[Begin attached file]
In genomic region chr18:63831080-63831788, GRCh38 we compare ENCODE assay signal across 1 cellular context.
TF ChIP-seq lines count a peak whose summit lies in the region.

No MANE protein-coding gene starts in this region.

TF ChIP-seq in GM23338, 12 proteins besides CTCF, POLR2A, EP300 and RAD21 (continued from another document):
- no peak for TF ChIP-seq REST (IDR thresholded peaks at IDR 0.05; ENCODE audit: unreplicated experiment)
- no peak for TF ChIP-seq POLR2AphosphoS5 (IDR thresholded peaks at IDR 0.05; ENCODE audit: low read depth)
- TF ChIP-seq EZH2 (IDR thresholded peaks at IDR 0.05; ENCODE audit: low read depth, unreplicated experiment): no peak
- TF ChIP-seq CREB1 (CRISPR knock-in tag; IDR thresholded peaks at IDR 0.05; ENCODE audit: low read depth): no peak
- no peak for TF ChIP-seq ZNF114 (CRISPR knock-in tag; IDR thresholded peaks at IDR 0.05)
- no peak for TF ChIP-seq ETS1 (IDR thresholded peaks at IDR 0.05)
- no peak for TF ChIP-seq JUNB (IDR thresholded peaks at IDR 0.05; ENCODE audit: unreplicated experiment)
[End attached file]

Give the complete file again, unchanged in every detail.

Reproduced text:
In genomic region chr18:63831080-63831788, GRCh38 we compare ENCODE assay signal across 1 cellular context.
TF ChIP-seq lines count a peak whose summit lies in the region.

No MANE protein-coding gene starts in this region.

TF ChIP-seq in GM23338, 12 proteins besides CTCF, POLR2A, EP300 and RAD21 (continued from another document):
- no peak for TF ChIP-seq REST (IDR thresholded peaks at IDR 0.05; ENCODE audit: unreplicated experiment)
- no peak for TF ChIP-seq POLR2AphosphoS5 (IDR thresholded peaks at IDR 0.05; ENCODE audit: low read depth)
- TF ChIP-seq EZH2 (IDR thresholded peaks at IDR 0.05; ENCODE audit: low read depth, unreplicated experiment): no peak
- TF ChIP-seq CREB1 (CRISPR knock-in tag; IDR thresholded peaks at IDR 0.05; ENCODE audit: low read depth): no peak
- no peak for TF ChIP-seq ZNF114 (CRISPR knock-in tag; IDR thresholded peaks at IDR 0.05)
- no peak for TF ChIP-seq ETS1 (IDR thresholded peaks at IDR 0.05)
- no peak for TF ChIP-seq JUNB (IDR thresholded peaks at IDR 0.05; ENCODE audit: unreplicated experiment)